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Dionysius Exiguus

Dionysius Exiguus ("Dennis the Small") (c. 470 - c. 540) was a 6th century monk born in Scythia, in what is now the Ukraine.

From 500 he lived as monk and friend of Cassiodorus in Rome, where, as an abbott and learned member of the Vatican's Curia, he translated from Greek into Latin 401 ecclesiastical canons, including the apostolical canons and the decrees of the councils of Nicaea, Constantinople, Chalcedon and Sardis, and also a collection of the decretals of the popes from Siricius (385) to Anastasius II. (498). These collections had great authority in the West and still guide church administrations. He was known for his mathmatical skill and for being versed in astronomy, as well.

Pope John I requested that Dionysius devise a method for finding the dates of Easter. DE produced a matrix for finding the date that is no longer used. In addition, Dionysius proposed to base the year numbering from the incarnation of Jesus Christ instead of from the accession of Roman Emperor Diocletian (September 29, 284), as was the custom since the council of Nicea (325). Dionysius calculated Christ's incarnation as March 753 AUC and his birth as December 25, 754 ab urbe condita (from the founding of Rome). Skipping the year 0, Jesus would actually have been born "BC".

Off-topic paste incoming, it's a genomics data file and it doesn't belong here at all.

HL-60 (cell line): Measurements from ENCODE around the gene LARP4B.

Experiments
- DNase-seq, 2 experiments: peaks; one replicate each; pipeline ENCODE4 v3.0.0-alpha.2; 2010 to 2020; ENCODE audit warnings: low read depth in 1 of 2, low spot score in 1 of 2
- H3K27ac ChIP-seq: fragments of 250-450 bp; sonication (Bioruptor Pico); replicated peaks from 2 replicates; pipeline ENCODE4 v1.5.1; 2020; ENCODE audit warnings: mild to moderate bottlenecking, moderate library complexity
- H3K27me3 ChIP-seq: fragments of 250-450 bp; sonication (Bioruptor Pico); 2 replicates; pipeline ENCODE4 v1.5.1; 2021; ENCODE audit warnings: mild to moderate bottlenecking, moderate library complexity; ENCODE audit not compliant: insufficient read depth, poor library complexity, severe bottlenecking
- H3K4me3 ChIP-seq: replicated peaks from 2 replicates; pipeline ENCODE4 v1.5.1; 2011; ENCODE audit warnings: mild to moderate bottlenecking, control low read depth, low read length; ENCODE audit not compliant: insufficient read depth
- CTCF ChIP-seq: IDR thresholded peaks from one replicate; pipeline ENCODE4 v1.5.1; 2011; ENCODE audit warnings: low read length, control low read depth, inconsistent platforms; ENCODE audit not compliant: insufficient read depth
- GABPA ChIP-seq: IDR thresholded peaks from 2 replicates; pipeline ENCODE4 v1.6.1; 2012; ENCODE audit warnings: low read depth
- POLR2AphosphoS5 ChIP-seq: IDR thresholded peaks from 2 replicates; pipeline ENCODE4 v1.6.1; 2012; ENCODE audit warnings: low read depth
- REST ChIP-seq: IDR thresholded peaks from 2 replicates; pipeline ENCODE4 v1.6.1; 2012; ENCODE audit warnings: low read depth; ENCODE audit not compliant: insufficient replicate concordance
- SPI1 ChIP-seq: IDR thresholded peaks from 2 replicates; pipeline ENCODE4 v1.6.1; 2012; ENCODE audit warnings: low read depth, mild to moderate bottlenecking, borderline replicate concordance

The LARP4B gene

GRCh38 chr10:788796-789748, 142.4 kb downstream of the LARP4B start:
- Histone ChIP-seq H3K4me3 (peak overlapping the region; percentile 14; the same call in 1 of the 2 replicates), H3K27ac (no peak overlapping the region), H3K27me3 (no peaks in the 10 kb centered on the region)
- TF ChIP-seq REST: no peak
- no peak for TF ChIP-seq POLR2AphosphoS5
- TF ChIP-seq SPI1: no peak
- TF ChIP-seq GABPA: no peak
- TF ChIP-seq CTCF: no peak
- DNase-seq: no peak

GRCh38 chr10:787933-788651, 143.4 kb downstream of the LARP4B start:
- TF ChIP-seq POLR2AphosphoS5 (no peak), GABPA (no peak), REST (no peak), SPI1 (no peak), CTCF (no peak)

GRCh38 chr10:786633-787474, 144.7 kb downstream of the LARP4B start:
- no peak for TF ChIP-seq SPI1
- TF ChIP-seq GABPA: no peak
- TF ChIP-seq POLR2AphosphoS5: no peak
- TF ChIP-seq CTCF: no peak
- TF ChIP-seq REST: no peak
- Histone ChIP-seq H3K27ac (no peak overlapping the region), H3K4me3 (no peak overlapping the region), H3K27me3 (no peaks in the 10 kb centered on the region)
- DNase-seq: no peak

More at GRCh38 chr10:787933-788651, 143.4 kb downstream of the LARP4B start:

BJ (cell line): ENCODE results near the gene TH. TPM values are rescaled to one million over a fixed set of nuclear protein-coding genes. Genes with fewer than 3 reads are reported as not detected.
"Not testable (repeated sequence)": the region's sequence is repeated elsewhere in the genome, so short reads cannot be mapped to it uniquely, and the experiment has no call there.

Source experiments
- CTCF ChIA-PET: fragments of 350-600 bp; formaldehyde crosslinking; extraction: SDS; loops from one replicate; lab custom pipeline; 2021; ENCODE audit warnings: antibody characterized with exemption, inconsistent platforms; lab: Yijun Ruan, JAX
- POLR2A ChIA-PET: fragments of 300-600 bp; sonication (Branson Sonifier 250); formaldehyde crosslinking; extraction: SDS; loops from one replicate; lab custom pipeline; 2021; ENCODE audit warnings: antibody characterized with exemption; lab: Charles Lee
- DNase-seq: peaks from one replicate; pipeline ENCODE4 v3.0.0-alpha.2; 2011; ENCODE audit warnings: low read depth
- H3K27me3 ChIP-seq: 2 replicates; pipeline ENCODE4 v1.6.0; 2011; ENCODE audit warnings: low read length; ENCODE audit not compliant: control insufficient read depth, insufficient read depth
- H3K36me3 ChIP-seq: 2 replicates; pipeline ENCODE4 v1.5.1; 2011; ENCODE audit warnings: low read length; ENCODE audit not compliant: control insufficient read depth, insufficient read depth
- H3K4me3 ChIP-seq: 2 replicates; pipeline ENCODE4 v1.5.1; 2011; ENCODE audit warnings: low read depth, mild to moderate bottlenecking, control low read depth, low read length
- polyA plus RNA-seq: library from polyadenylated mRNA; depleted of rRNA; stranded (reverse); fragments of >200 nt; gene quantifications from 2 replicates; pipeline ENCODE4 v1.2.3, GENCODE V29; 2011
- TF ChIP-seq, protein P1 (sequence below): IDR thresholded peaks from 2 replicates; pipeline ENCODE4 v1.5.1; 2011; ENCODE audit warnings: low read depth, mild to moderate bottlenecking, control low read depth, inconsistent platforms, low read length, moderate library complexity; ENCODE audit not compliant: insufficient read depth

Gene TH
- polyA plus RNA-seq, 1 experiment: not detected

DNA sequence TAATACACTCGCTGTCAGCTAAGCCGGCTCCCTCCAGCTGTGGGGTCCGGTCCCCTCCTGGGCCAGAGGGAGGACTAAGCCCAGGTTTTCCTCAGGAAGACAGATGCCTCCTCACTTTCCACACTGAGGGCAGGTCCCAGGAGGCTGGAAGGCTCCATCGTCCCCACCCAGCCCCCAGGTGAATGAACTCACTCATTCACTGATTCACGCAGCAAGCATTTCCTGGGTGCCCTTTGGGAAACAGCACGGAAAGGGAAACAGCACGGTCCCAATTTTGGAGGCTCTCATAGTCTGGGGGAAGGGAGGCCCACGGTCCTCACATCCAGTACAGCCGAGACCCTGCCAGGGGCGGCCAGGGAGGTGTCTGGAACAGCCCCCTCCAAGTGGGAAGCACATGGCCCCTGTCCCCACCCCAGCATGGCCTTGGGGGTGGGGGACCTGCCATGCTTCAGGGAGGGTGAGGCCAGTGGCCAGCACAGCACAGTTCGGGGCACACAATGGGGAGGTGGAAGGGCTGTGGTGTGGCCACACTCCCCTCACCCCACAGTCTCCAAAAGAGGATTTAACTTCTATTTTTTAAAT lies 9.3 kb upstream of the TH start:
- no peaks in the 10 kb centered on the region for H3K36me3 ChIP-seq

Mediated through the Venerable Bede, the system of Dionysis was adopted, with adjustments, in the Middle Ages by Pope Gregory. Since England adopted it in 1752, the "Gregorian calendar" is now the world standard. Bede himself seems to have instituted "BC" and "AD" year naming.

DE's definition of Easter date (per Council of Nicea): Easter is the Sunday following the first Luna XIV (the 14th day of the moon) that occurs on or after XII Kalendas Aprilis (21 March). (kalendas means counting days backward starting with 1 on the first day of the given month, which is according to the Roman calendar, and the change from 15 Nisan to Luna 14 probably has to do with the fact that on the Hebrew calendar days start at sunset, while in the Christian A.D. calendar (which was also introduced by Dionysius) days start at midnight. DE's method of counting Easter is called the Julian method.

External sources

  • Cassiodorus knew Dionysius Exiguus and wrote about him in Institutiones.
  • Dionysius Exiguus apparently proposed his year numbering system in a letter to a Bishop Petronius.

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